The gulf between the two is similarly shown when Anderson's apparent delight at locating Alice Goddard, the younger of the female guests, is short-lived due to his discovery of Jenkins already ensconced and on intimate terms. We also share his feeling of distance from their company in the use of muted sound for their flirtatious chatter. We can see them talking but cannot hear them or join in. The message coming across, or so it seems to me, is that the occupant of Number 13 may not be the only one to have shut himself away from humanity. There is clearly some desire to escape on Anderson's part, but perhaps the barriers he has constructed around himself are too strong to be broken.

Since Alice and the other guests are given so little to do, their main purpose within the script must be in showing Anderson's withdrawal from humanity. They may also be there to give him plausible rationale for the sounds of female laughter emanating from the room which he assumes to be Jenkins'. There is, though, one scene involving Miss Goddard that carries with it a sense of implied horror. At night, while Anderson sleeps uneasily, we see the young woman creeping between his bed curtains and reaching for him. As he wakes with a start, there is the harsh sound of the walls withdrawing, as if reality is snapping back into place. Clearly he has dreamt Alice's presence, his sublimated desire coming out through his subconscious, as the scenes of temptation from Hieronymus Bosch's "The Garden of Earthly Delights" surrounding him at the time would suggest. But there is also the suspicion that, if he had not wakened at that precise moment, the wall would not have withdrawn and something else would have laid its hand upon his shoulder.

The use of the Bosch painting during this dream sequence, projected onto the bed hangings almost in the fashion of a child's night light, is effective and otherworldly. However, I did wonder about the introduction of "The Garden of Earthly Delights", which displaces "an old coloured print of the town, date about 1820" as "the only interesting picture" (while the cast-iron stove engraving of Abraham sacrificing Isaac, that one can't help but feel has some significance, is omitted entirely). The choice of painting strikes me as ill-advised, partly because it seems utterly out of place in such a setting at such a time but, mainly, because it's such an instantly recognisable piece. What might have been more effective would have been to show a painting of the town or the hotel itself, which altered subtly at night when the room's dimensions had changed; though this obviously has echoes of yet another story.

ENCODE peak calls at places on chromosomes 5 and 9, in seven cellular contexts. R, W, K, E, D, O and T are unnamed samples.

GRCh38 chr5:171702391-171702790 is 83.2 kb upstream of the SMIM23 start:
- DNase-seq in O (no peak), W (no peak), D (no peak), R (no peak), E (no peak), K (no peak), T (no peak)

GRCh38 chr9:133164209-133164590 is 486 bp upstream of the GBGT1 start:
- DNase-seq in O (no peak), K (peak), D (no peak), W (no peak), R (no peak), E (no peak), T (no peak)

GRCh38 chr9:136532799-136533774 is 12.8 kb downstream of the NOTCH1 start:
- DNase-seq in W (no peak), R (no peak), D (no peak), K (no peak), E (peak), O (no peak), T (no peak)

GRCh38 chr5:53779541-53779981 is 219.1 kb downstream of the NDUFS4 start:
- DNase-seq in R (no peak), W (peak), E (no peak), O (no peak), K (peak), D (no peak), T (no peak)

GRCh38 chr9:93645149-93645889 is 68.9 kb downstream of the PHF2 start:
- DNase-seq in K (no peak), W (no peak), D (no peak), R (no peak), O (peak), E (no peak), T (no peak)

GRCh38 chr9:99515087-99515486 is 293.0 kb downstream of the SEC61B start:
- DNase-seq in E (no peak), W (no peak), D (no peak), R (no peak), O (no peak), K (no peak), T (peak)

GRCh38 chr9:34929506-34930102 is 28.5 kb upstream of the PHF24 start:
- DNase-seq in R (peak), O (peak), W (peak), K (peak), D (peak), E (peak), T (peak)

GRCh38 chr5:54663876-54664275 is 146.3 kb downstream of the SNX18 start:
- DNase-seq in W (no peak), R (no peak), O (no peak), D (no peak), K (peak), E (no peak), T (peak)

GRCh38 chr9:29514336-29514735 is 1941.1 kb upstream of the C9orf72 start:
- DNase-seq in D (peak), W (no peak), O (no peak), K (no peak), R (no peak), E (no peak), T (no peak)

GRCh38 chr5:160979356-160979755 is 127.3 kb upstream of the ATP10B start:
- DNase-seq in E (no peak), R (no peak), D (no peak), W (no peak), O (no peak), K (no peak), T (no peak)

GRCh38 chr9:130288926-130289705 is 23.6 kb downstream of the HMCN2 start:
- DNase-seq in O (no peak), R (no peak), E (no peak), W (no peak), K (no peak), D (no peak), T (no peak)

The actual alteration of the room is slight but effective. The wall has shifted by a few feet and a third of the panes in the window have vanished. A nice touch is the peculiar sight of a rug that disappears uninterrupted through the skirting board. The alteration is noticeable enough to strike the viewer as odd but sufficiently restrained that it might easily be put down to a misremembering of details or an overactive imagination should the room's occupant observe the change. But, as Rosemary points out elsewhere [in a contribution to The Everlasting Club], the intervening Room 13 must have been very tiny if there was a similar reduction in size to Jenkins' room. My own theory on this, based on what glimpses we see of the interior of Number 13, is that the door does not open onto a room at all, but into a passageway or corridor to somewhere else entirely. This would seem to be supported by a desperate Anderson's claims that, "Sometimes it's like there are hundreds of them in there", in response to the voices issuing through the wall.